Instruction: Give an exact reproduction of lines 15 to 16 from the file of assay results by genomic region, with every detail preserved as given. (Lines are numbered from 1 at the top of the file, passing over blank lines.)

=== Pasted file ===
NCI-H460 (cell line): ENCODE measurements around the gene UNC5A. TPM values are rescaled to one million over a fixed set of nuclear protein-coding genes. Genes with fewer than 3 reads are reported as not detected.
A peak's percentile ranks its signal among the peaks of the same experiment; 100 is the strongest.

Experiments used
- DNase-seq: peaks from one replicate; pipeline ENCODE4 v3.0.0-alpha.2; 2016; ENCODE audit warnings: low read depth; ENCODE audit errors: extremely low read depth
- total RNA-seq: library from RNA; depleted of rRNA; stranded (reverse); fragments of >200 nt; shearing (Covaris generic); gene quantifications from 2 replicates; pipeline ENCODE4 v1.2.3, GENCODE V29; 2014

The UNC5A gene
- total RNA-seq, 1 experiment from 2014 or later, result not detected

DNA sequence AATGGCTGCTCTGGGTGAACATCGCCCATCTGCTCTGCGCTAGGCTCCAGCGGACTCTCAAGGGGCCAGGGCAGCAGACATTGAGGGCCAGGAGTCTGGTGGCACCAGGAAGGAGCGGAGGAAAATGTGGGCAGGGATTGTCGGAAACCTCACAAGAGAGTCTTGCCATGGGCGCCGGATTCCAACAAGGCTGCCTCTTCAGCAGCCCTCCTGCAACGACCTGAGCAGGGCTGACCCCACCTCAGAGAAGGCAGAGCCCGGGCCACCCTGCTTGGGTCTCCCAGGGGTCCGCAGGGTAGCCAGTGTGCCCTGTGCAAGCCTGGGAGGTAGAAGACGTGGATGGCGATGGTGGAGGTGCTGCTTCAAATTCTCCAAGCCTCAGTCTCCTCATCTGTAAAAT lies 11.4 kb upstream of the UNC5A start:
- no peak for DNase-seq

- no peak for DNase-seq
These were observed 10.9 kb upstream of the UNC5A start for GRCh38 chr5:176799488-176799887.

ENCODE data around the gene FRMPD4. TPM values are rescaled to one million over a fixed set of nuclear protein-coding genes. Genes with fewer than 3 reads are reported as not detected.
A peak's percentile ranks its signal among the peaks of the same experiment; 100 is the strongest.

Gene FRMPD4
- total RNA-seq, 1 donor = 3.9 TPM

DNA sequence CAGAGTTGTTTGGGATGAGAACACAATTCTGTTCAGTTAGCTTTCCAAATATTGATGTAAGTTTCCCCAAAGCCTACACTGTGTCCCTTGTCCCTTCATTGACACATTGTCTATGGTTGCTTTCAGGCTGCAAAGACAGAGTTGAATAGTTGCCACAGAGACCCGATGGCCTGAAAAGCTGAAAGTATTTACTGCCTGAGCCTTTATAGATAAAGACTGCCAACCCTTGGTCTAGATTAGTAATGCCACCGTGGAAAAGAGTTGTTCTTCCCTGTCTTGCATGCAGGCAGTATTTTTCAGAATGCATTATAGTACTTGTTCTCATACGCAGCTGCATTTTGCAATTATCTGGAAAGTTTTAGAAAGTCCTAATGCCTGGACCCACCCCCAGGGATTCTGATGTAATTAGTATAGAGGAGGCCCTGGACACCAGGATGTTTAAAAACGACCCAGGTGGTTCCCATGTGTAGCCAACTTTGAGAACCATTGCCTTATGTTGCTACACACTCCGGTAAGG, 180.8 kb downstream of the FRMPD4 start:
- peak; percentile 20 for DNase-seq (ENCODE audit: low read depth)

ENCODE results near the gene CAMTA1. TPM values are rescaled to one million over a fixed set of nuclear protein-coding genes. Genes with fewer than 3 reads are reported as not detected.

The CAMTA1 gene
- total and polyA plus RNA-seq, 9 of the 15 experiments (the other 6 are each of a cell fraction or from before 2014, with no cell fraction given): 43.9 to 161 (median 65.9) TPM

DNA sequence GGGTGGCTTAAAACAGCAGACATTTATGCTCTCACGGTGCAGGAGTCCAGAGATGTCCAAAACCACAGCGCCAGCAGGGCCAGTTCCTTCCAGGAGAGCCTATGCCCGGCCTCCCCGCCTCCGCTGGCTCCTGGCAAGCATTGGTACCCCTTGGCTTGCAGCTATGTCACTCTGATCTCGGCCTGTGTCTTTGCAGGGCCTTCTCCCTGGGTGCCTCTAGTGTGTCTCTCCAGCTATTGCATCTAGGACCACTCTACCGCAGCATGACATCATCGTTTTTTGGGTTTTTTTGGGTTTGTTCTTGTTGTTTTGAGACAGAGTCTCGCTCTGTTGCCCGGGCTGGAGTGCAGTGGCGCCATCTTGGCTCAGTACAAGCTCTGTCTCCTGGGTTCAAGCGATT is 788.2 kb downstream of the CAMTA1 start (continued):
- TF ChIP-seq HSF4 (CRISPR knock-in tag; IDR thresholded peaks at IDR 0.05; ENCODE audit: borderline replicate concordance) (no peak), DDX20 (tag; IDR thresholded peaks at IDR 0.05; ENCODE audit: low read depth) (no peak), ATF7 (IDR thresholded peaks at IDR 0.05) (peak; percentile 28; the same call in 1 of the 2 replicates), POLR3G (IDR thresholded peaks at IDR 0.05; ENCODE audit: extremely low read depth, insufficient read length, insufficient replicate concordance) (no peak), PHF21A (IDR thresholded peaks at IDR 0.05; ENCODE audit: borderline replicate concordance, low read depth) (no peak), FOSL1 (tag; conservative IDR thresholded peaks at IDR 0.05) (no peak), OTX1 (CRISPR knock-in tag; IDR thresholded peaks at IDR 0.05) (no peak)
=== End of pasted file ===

- total RNA-seq, 1 donor = 3.9 TPM

DNA sequence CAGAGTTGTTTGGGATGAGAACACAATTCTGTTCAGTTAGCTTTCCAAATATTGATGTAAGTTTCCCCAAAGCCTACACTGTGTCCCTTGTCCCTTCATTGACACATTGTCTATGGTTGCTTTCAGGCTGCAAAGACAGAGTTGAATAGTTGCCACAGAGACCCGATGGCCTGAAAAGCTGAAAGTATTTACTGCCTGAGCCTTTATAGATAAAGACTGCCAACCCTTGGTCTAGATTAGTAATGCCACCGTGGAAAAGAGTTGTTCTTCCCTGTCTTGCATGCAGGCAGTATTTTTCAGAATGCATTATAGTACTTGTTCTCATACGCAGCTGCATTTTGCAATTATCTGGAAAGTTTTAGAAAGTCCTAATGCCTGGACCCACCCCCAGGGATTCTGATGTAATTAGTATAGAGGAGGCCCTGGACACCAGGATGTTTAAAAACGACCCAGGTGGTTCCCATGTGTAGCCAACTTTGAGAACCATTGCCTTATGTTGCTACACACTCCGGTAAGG, 180.8 kb downstream of the FRMPD4 start: